[Many thanks to Gerry Gebel for giving me the nucleus for this post]
In the midst of the ongoing privacy and security conversation, I pointed out last week that identity is the missing leg of the security/privacy stool. Identity is both a means of expressing privacy requirements and a necessary set of security controls, as well as a key to delighting customers and driving business engagement. A colleague pointed out that while security and privacy might be different halves of the same coin, identity is the coin itself. I’m not sure I fully agree with that but it gets to sentiment I have.
The use and protection of identity data has strong footing in both the privacy and security worlds. And yet identity and identity management professionals are not a first class member of the conversation. Why is that? One reason, in my opinion, is because we didn’t expect the industry to stand alone for the duration.
The inevitable absorption into business process that never happened
Speaking as an identity professional, I don’t think we claimed our seat at the table because, in part, we didn’t expect to be around IT for so long. 10 to 15 years ago there was a thought that identity would be subsumed by larger, adjacent business process engines. Human resource management, for example, should have absorbed identity management, at least for employee identity. I still remember the Catalyst In San Francisco where the Burton Group identity team (I was just a newbie in the audience at the time) had Oracle and SAP talk about their plans (or lack there of) for synergy between HRMS and IAM. What was clear to Burton Group was that the systems that managed your job role and responsibilities ought to be managing that in both on- and offline worlds.
Employee identity really ought to be a function of HR and an extension of HRMS’s. In doing so, identity professionals would become the technical arm of HR. Some companies tried this. Some companies put their technical role management programs within HR. Although some companies tried this approach, for political/organizational/cultural reasons, those approaches did not last.
If HR was to be the home of employee identity, then what of customer identity? Looking to the business process engines that manage customer information, one could see CRM systems absorbing customer identity functions. In such a world, the teams overseeing sales, service, and marketing processes would be the voice of the customer and their business process engines would deliver the identity functionality the customer needed.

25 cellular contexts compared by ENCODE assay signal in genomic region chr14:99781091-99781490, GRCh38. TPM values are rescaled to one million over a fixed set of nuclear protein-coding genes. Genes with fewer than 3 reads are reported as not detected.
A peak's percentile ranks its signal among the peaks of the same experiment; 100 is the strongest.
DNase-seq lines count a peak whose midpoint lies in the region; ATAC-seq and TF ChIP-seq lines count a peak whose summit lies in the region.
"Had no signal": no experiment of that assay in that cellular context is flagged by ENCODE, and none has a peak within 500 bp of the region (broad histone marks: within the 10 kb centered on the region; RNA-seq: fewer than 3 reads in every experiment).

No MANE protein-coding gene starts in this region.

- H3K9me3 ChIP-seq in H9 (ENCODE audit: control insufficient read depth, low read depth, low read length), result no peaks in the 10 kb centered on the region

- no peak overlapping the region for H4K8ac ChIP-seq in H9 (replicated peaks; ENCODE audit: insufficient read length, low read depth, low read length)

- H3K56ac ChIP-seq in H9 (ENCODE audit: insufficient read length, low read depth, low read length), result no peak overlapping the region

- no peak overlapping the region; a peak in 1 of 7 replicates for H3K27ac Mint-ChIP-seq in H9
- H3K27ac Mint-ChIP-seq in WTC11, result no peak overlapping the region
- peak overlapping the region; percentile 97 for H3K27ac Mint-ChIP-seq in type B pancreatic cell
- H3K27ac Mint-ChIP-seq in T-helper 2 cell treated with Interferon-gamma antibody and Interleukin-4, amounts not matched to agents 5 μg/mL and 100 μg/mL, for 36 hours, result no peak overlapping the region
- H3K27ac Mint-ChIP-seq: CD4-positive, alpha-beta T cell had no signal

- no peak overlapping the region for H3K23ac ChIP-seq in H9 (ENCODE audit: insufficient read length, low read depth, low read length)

In both scenarios the job of “standalone” identity management technology and professionals would be greatly diminished. The path forward for professionals in such a world was to become technical HR, Sales, Service, Marketing, etc professionals, acting as business system analysts serving their constituency or delivering architectures and process integrations to allow identity information to flow and be useful. These worlds did not fully materialize.
The time systems management was going to rule the world but didn’t
If identity management wasn’t going to be sucked into HR or the like, it orbited dangerously close to systems management. In some regards, employee-centric identity was borne from systems management and that set the (wrong) tone for identity for two+ decades. Remember that BMC, CA, and IBM Tivoli were some of the largest user provisioning vendors in their day. They took a systems management approach in which they tried to manage everything about a system including its users. Users were a byproduct of the AIX box you were managing – talk about a user-centric anti-pattern.
In more modern times, ITIL/ITSM groups asserted that identity management is a part of their world. Building user accounts, after all, is an IT service. There’s something to that argument and although it can serve access request scenarios well it leaves out access cert, federation, and a whole slew of other identity functions. But still, systems management could have absorbed identity management.
And while we as a professions waited to see which business or IT process world we would align with, we missed the opportunity to grow our own voice, stake our own territory, and professionalize our industry.
The identity management industry never professionalized. Unlike security and privacy, who both have organizations to nurture their industries and professionals, identity management has no such thing. We turn to vendors, implementation partners, analysts, and peers in our region for advice for everything from architecture to tips and tricks to getting a project funded to building a career in identity management and everything in between. Certainly all of those can be good sources of information, but it is a piecemeal approach. We need a tide to lift all boats.
I’m still thinking through the notion of a what a professionalized identity management industry would look like, how it would work, and whether it is a good idea in the first place. Hopefully by the European Identity Conference this May, I’ll have worked some of this out, but until then this is what I can share: the identity management leg of the stool didn’t get sawed off by a corporate rival. It didn’t get installed because we lacked the confident voice to say, “Identity management is crucial to both business and security.”
I think it’s time we changed that.